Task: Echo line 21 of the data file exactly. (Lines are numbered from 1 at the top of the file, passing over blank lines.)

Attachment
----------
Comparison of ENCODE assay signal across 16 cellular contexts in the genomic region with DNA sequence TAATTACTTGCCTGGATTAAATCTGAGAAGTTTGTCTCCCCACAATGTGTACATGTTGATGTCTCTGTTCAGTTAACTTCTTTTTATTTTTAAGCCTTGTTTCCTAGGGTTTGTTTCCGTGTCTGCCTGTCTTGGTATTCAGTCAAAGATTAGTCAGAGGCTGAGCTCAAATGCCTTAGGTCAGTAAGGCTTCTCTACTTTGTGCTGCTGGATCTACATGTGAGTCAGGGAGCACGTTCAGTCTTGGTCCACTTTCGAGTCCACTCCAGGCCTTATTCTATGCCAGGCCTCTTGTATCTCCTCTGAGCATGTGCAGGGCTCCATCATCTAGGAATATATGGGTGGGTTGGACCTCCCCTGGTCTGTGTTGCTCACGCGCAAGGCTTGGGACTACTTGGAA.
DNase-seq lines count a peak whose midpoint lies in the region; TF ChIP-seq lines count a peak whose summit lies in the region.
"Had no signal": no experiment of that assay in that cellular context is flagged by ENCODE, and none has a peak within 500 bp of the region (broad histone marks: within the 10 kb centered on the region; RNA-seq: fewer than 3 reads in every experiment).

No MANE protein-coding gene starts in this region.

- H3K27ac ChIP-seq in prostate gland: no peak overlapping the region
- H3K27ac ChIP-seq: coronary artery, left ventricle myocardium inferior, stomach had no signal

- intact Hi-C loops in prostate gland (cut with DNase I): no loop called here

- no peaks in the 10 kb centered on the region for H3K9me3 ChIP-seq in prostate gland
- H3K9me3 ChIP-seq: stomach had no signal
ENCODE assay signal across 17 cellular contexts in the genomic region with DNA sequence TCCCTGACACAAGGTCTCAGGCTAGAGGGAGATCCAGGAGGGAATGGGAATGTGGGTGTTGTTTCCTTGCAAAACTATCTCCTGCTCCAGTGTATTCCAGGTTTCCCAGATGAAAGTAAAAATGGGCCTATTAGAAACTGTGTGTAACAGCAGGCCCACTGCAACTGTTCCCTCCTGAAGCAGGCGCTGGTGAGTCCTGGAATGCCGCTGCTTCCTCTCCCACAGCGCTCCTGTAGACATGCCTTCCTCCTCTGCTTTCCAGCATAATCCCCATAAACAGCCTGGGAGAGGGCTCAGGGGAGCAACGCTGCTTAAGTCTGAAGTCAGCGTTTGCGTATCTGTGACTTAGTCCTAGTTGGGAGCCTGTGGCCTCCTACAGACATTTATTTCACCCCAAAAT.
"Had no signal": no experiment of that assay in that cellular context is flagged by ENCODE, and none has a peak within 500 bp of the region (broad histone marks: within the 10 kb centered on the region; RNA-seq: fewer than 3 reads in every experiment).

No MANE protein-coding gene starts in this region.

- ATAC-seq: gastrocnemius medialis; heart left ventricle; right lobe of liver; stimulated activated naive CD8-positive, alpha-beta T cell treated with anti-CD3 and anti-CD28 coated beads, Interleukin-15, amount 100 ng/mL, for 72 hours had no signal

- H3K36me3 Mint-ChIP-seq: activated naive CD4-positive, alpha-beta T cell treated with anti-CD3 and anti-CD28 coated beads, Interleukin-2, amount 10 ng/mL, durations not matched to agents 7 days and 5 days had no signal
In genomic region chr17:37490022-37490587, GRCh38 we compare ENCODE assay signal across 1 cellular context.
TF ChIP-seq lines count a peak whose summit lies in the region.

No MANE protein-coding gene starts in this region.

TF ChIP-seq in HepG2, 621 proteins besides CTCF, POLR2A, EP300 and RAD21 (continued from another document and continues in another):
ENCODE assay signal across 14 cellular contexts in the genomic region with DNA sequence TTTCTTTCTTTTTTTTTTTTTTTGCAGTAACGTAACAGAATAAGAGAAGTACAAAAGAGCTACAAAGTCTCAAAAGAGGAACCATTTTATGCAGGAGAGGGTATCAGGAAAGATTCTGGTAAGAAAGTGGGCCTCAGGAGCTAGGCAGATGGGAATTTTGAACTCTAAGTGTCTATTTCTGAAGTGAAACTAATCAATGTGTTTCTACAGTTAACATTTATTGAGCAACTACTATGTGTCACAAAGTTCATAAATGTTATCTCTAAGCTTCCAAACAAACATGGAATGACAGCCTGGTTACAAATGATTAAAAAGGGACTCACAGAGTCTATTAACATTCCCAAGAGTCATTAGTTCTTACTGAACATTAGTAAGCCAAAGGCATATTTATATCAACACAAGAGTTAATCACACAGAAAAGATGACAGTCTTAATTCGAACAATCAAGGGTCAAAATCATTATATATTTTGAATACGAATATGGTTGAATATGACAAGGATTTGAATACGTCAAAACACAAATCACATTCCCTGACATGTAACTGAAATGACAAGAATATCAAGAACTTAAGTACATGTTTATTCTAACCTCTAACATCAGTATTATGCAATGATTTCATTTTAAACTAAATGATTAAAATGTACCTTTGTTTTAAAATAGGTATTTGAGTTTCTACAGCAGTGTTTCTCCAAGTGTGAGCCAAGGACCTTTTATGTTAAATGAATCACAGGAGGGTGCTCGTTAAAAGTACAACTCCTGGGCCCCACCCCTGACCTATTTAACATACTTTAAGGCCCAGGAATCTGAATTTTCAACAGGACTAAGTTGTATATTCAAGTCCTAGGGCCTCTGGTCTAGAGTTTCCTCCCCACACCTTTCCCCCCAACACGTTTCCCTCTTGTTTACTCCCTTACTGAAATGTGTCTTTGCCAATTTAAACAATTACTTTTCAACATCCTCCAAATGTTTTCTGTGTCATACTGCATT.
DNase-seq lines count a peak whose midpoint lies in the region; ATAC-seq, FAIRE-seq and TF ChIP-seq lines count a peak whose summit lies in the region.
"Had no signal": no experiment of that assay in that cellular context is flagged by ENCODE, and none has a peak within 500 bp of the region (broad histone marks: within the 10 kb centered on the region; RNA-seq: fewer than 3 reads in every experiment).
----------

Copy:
"Had no signal": no experiment of that assay in that cellular context is flagged by ENCODE, and none has a peak within 500 bp of the region (broad histone marks: within the 10 kb centered on the region; RNA-seq: fewer than 3 reads in every experiment).